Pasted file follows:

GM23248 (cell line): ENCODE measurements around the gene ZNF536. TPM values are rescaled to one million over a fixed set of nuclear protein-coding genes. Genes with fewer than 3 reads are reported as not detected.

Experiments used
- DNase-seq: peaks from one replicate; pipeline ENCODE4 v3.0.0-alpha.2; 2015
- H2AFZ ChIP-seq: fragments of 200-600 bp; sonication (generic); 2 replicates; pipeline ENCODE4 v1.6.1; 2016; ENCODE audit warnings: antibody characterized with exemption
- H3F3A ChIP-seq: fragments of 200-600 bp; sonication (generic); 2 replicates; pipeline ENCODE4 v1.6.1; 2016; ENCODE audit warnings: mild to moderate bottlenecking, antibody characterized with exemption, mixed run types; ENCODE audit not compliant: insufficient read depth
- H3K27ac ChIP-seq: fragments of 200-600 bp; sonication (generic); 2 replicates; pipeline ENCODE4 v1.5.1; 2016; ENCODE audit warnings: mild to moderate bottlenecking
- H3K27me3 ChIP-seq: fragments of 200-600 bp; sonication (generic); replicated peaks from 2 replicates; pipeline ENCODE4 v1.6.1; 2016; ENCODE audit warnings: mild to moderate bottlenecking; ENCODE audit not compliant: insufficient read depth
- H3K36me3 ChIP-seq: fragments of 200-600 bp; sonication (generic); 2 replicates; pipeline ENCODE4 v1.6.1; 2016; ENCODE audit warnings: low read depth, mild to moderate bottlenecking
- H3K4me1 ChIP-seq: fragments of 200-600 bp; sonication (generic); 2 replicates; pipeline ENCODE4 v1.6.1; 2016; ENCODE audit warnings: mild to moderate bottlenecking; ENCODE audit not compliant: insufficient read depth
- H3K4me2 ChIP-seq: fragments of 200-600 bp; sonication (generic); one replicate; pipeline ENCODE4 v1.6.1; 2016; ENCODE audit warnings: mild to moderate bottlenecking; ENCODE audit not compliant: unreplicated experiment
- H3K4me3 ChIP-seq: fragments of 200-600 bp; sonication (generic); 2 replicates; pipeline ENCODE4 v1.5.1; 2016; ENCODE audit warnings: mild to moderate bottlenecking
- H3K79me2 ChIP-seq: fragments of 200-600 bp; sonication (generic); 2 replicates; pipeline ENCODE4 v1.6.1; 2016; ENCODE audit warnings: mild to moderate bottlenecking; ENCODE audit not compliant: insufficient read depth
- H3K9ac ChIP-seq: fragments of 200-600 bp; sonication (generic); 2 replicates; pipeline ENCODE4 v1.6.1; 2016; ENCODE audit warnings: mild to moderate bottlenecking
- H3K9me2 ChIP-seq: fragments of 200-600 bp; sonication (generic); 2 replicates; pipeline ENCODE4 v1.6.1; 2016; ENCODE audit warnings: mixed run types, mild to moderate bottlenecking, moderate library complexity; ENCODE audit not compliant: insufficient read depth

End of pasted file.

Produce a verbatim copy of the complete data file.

GM23248 (cell line): ENCODE measurements around the gene ZNF536. TPM values are rescaled to one million over a fixed set of nuclear protein-coding genes. Genes with fewer than 3 reads are reported as not detected.

Experiments used
- DNase-seq: peaks from one replicate; pipeline ENCODE4 v3.0.0-alpha.2; 2015
- H2AFZ ChIP-seq: fragments of 200-600 bp; sonication (generic); 2 replicates; pipeline ENCODE4 v1.6.1; 2016; ENCODE audit warnings: antibody characterized with exemption
- H3F3A ChIP-seq: fragments of 200-600 bp; sonication (generic); 2 replicates; pipeline ENCODE4 v1.6.1; 2016; ENCODE audit warnings: mild to moderate bottlenecking, antibody characterized with exemption, mixed run types; ENCODE audit not compliant: insufficient read depth
- H3K27ac ChIP-seq: fragments of 200-600 bp; sonication (generic); 2 replicates; pipeline ENCODE4 v1.5.1; 2016; ENCODE audit warnings: mild to moderate bottlenecking
- H3K27me3 ChIP-seq: fragments of 200-600 bp; sonication (generic); replicated peaks from 2 replicates; pipeline ENCODE4 v1.6.1; 2016; ENCODE audit warnings: mild to moderate bottlenecking; ENCODE audit not compliant: insufficient read depth
- H3K36me3 ChIP-seq: fragments of 200-600 bp; sonication (generic); 2 replicates; pipeline ENCODE4 v1.6.1; 2016; ENCODE audit warnings: low read depth, mild to moderate bottlenecking
- H3K4me1 ChIP-seq: fragments of 200-600 bp; sonication (generic); 2 replicates; pipeline ENCODE4 v1.6.1; 2016; ENCODE audit warnings: mild to moderate bottlenecking; ENCODE audit not compliant: insufficient read depth
- H3K4me2 ChIP-seq: fragments of 200-600 bp; sonication (generic); one replicate; pipeline ENCODE4 v1.6.1; 2016; ENCODE audit warnings: mild to moderate bottlenecking; ENCODE audit not compliant: unreplicated experiment
- H3K4me3 ChIP-seq: fragments of 200-600 bp; sonication (generic); 2 replicates; pipeline ENCODE4 v1.5.1; 2016; ENCODE audit warnings: mild to moderate bottlenecking
- H3K79me2 ChIP-seq: fragments of 200-600 bp; sonication (generic); 2 replicates; pipeline ENCODE4 v1.6.1; 2016; ENCODE audit warnings: mild to moderate bottlenecking; ENCODE audit not compliant: insufficient read depth
- H3K9ac ChIP-seq: fragments of 200-600 bp; sonication (generic); 2 replicates; pipeline ENCODE4 v1.6.1; 2016; ENCODE audit warnings: mild to moderate bottlenecking
- H3K9me2 ChIP-seq: fragments of 200-600 bp; sonication (generic); 2 replicates; pipeline ENCODE4 v1.6.1; 2016; ENCODE audit warnings: mixed run types, mild to moderate bottlenecking, moderate library complexity; ENCODE audit not compliant: insufficient read depth